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July 30, 2014

Front Spindles & Hubs

[Click the pics for a larger view]

The TR6 has a short front stub axle, or spindle, located in a taper in the vertical link.  Each spindle carries carries a pair of opposed tapered roller bearings that support the road wheel hub, to which the disc brake rotor is bolted.

My hubs were pretty dirty and rusty, but cleaned up OK.  After rust removal there were the telltale pits left behind.  While the pits are not serious, I determined that one of the hubs had about 0.020" of runout on the wheel mounting flange.  I figured there was enough meat onthe flange to rectify both the runout and the pitting.

Then a quick powder coat and replate on the hardware.

The spindles themselves were in really good shape.

The TR6 wheel bearing design was a little disappointing to me.  While the sizing of the spindles and bearings themselves seem OK, it's the provision for setting end float that bothers me.  In this design, the spindle nut directly moves the outer bearing inward, and clearance is accomplished basically by leaving the spindle nut a little slack.  Since the castle spindle nut can be pinned at half-flat intervals (1/12 turn), and the spindle thread is 1/2-20, the calculated available end float settings are a little more than 0.004 apart.  It's mathematically conceivable that it could be impossible to achieve the 0.003-0.005" end float spec. 

This certainly isn't an unusual setup, but a better design in my opinion, and one used by other small Brithish cars of the era, includes a spacer or distance piece between the inner races of the two bearings.  This provides a rigid "stack" from the vertical link to the spindle nut.  The nut can be torqued properly, and the float is set by the length of the spacer--or, more practically, by the thickness of shims stacked with the spacer.  In addition to being a more positive and flexible way to set end float, the stack, which is in compression, works with the spindle, which is now in tension, to provide a stiffer truss-like assembly.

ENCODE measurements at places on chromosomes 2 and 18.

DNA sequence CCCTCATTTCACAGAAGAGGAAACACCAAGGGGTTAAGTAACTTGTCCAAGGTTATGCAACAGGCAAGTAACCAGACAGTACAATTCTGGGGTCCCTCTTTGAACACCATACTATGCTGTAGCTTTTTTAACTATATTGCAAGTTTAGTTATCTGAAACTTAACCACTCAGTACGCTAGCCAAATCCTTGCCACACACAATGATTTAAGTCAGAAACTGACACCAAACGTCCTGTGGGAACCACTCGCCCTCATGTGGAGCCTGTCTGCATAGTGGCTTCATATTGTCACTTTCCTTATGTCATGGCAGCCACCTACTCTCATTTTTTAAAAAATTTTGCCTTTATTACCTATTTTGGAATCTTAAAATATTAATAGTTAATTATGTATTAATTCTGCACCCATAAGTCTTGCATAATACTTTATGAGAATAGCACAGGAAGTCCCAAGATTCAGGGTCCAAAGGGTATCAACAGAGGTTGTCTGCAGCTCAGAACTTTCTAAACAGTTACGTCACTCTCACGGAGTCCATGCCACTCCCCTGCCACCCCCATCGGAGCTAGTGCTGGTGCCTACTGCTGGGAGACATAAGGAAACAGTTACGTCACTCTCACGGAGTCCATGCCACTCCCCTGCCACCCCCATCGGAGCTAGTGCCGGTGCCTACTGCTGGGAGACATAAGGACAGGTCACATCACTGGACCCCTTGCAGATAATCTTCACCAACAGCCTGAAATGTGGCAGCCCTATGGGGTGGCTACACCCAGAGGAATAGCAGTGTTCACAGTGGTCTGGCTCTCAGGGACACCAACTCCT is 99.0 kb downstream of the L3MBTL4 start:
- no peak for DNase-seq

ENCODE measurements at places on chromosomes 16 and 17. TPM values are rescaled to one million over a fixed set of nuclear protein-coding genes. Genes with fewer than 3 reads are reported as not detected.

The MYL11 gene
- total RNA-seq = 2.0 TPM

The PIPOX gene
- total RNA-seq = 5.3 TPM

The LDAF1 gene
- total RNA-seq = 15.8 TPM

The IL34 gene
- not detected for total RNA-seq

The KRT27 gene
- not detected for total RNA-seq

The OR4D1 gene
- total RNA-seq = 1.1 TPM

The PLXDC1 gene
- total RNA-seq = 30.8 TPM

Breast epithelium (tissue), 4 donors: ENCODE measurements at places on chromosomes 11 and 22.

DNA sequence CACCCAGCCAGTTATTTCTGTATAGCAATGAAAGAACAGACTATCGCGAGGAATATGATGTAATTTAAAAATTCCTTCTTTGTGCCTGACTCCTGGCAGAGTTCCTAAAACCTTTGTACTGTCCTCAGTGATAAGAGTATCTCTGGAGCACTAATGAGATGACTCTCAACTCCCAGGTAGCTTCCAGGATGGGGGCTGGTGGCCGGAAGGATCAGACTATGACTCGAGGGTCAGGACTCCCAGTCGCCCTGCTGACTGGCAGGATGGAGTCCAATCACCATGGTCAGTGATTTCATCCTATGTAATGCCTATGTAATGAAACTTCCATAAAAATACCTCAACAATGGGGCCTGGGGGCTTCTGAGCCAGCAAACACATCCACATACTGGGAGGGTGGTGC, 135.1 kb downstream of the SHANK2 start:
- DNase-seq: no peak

All this is pretty well known in the TR6 community, as evidenced by the availability of kits that provide spacers and shims to convert to the "better" design.  The kits seem a little pricey to me, though, and I was pretty sure that I could come up with something just as good.

I started with a $10 hunk of chrome moly 4140 steel.  It's a pretty simple machining job, with no really critical dimensions.  The length just has to be slightly less than the final distance between the two bearings, since the shims will be added as needed to achieve final spacing.

The right shims are found by trial and error.

Once the right combination of shims is found, the rest of the hub assembly can be built up, including the brake rotors.

Once I derusted my rotors, I found them to be still within spec for thickness, but barely.  There probably wasn't enough meat to even clean up the rust pitting.  There was also at least one sizeable gouge  on the surface.  I don't know what caused that.

This, of course, meant new rotors.  I opted for a slight upgrade to drilled and slotted units.

Before the hub assemblies can go on, the brake shield has to be slid into place.

Front end is getting close to a wrap.

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